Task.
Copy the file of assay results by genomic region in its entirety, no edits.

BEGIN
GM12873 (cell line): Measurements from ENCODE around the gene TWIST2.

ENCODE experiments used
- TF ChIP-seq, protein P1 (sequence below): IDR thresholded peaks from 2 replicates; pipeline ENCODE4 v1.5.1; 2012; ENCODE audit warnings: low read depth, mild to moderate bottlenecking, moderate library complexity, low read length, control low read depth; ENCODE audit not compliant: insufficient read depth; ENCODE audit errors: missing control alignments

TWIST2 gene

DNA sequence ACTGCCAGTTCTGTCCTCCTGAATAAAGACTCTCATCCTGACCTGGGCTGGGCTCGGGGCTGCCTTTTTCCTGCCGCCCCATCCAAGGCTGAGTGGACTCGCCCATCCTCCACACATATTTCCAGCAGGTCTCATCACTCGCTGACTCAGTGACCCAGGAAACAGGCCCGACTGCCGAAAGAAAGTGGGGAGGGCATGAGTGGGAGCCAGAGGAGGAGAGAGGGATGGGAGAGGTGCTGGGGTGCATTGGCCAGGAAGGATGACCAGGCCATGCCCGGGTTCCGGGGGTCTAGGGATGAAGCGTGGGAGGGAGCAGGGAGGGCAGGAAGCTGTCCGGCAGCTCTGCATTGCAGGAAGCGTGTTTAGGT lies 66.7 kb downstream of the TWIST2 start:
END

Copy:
GM12873 (cell line): Measurements from ENCODE around the gene TWIST2.

ENCODE experiments used
- TF ChIP-seq, protein P1 (sequence below): IDR thresholded peaks from 2 replicates; pipeline ENCODE4 v1.5.1; 2012; ENCODE audit warnings: low read depth, mild to moderate bottlenecking, moderate library complexity, low read length, control low read depth; ENCODE audit not compliant: insufficient read depth; ENCODE audit errors: missing control alignments

TWIST2 gene

DNA sequence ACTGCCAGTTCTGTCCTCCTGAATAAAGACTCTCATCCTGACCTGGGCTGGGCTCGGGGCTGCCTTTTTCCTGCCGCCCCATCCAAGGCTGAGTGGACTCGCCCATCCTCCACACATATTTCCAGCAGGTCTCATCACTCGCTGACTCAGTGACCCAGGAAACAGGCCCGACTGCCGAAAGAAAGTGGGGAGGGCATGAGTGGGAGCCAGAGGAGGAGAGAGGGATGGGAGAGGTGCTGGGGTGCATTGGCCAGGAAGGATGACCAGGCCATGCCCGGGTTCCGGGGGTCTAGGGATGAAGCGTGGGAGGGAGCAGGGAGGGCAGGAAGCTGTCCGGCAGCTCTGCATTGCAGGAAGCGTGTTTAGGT lies 66.7 kb downstream of the TWIST2 start: